Heart palpations. Anxiety. Upset stomach. Stressed the heck out! I’ll never forget feeling this way at work. I didn’t know what would happen first, either my heart was going to jump straight out of my chest or the volcano festering in my belly was about to erupt. No good could possibly come from either outcome.
My story is not unique. According to a study, 37% of women feel stressed at work. This rate becomes increasingly alarming when you understand that women who rate their jobs as highly demanding and stressful are at an increased risk of heart attack, stroke or dying from heart disease.
Top 3 Things Your Husband MUST Know If You Are Stressed At Work
1 How He Can Support You
Sometimes as women, we take on way too much and this leads us to feel overwhelmed. Talk to your husband and explain to him exactly what it is that has you stressed. Is it your job role? Is it work-life balance? Identify any tasks at home that you have that can be shared or delegated to your husband in order to reduce your stress levels. Discuss your next steps for eliminating work stress. Do you want to move to a new employer, switch fields or build your own business? Together, create a plan for your transition into a work life and home balance that is more desirable for you.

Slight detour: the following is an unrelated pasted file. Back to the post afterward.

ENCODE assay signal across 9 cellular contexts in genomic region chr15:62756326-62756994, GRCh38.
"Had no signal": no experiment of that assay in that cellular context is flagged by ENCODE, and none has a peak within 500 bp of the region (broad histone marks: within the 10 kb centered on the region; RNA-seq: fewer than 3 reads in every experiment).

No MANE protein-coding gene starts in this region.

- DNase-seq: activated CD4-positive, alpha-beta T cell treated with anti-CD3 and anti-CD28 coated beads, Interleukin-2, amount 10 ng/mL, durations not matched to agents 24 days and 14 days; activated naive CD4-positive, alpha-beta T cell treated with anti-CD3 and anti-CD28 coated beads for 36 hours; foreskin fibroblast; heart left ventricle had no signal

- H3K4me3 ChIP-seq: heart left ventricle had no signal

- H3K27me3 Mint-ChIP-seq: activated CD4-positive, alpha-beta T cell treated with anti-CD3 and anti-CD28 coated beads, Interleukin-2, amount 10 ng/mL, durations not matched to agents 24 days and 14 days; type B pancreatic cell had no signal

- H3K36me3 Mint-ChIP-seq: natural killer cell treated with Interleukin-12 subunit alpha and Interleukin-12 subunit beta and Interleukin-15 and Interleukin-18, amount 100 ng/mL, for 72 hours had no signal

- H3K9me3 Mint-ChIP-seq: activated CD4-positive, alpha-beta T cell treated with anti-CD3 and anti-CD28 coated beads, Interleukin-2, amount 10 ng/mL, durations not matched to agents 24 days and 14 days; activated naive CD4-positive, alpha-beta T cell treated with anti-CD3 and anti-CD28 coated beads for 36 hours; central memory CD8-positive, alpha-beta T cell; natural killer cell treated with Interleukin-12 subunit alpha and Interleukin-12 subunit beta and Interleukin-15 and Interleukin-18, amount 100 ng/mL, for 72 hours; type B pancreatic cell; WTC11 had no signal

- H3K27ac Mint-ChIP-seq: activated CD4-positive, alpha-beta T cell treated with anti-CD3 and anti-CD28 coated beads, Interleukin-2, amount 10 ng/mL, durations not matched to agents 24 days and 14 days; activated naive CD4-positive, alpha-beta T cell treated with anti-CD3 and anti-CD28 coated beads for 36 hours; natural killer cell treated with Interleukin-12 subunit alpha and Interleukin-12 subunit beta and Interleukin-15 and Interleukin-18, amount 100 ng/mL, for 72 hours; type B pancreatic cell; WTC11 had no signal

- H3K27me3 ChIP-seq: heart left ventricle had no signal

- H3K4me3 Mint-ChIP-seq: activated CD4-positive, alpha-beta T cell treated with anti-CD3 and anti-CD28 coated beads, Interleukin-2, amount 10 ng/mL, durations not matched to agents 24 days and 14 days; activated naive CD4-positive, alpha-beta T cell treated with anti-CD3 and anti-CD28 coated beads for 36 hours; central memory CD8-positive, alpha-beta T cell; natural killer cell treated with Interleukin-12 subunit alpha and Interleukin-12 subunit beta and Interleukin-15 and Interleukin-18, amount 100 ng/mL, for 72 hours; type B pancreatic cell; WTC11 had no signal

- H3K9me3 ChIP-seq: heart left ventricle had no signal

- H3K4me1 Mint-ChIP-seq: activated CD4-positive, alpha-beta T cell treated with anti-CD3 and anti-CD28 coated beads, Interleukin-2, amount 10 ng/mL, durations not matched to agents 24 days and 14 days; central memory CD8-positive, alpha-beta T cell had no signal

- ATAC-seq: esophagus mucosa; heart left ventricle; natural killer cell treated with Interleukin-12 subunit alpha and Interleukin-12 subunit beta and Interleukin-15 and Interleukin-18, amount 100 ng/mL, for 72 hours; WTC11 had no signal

2 “What’s Best And Highest For You Is Best & Highest For Everyone Around You,” Marie Forleo
Famed life coach Marie Forleo, couldn’t have said it any better. When you are at your best and highest, you are able to perform work, nurture, and serve others with exuberant joy and enthusiasm. You can’t operate at full capacity as a mother, wife, or help-mate if you are running on an empty tank. Being happy with your work life and running on a full tank will undoubtedly benefit your entire household. It will also keep you healthier and increase your longevity. Your husband must understand this so that he can be fully committed to helping you transition to a work-life better suited for you.
3 How to Perform CPR
Does your husband know how to perform CPR? Over 380,000 people suffer an out-of-hospital sudden cardiac arrest (SCA) every year and an astounding 88% of those occur in the home! African-Americans are almost twice as likely to experience cardiac arrest at home, work or in another public location than Caucasians, and their survival rates are twice as poor as for Caucasians.
Victims often appear to be very healthy and have no known heart disease or even any risk factors. Did you know that statistically speaking, if you are asked to perform CPR in an emergency, the life you’d save is likely that of a loved one?
National CPR Awareness Week is June 1 – 7, 2014. As an American Heart Association Blogger Ambassador, I want you to know that Hands-Only CPR has just two simple steps:
1) If you see a teen or adult suddenly collapse, call 9-1-1;
2) Push hard and fast in the center of the chest to the beat of the classic Bee Gees’ song “Stayin’ Alive.” Watch this video to learn more about Hands-Only CPR.
Heart disease is the number one killer of women. While the linkage between work stress and heart disease is still being researched, we should all be aware that the female heart reacts differently to stress than the male heart. Self-care is the best care, but sometimes we need the care of others in order to thrive. Our loved ones should be equipped not only to support our dreams but to also rescue us in our deepest times of need.